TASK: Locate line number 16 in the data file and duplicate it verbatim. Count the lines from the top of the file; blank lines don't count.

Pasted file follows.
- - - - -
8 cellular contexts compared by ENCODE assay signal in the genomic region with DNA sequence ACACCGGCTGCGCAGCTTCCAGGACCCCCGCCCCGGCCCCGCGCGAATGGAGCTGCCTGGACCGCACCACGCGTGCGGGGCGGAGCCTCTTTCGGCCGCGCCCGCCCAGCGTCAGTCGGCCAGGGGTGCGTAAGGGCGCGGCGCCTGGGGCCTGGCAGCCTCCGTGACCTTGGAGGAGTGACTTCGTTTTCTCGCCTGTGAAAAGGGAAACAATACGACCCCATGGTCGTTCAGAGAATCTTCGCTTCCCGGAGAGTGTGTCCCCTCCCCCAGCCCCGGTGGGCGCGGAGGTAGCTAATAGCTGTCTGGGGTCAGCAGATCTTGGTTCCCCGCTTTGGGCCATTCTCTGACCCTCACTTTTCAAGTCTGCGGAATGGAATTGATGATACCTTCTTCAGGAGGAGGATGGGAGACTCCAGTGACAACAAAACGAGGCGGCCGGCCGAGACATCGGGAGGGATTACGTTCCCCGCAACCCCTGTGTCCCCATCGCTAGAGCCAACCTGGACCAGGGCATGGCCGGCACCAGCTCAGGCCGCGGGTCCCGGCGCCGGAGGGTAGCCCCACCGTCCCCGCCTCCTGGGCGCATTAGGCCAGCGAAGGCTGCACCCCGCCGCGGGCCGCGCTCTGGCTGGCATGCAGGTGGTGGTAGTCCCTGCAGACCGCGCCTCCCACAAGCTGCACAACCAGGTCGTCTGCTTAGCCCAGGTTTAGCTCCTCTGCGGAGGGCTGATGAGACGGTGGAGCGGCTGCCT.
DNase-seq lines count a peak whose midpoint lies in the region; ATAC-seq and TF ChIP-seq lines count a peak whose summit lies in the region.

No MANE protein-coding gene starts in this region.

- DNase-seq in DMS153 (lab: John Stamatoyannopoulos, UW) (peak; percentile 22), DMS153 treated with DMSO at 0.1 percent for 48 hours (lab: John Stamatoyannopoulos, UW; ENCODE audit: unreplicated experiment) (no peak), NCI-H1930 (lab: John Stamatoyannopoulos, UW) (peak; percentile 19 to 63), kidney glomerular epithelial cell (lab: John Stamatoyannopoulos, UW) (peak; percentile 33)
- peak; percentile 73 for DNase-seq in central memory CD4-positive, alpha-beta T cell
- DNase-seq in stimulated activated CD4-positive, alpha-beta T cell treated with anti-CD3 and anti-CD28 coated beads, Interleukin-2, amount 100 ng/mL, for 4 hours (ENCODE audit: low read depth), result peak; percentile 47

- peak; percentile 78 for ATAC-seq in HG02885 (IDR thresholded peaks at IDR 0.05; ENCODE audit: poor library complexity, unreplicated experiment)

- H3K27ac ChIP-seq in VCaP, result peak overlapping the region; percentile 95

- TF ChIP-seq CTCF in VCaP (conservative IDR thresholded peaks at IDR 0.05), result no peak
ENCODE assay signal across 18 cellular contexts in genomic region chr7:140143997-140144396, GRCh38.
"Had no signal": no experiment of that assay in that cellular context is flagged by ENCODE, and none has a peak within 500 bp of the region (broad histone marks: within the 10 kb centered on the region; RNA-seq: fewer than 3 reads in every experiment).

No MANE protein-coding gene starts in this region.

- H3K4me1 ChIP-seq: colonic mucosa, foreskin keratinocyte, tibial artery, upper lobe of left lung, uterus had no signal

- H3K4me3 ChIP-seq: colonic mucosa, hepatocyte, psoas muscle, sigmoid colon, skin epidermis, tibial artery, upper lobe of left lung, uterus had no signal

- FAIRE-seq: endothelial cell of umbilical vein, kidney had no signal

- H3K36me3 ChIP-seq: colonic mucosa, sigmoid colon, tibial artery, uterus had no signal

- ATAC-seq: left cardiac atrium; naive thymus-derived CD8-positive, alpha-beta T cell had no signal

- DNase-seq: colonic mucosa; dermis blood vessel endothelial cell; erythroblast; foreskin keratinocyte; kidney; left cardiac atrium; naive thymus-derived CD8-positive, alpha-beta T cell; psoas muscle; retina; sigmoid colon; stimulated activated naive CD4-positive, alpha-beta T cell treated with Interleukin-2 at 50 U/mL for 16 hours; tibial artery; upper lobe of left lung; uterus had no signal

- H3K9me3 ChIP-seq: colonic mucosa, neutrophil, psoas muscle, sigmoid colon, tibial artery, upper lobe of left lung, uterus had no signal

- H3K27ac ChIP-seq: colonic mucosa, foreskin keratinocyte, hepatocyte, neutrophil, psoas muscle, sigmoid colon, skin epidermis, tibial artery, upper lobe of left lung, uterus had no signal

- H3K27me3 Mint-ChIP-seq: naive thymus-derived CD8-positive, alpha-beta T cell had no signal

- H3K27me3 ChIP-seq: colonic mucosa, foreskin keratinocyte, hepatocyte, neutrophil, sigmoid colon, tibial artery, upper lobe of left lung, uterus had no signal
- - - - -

- H3K36me3 ChIP-seq: colonic mucosa, sigmoid colon, tibial artery, uterus had no signal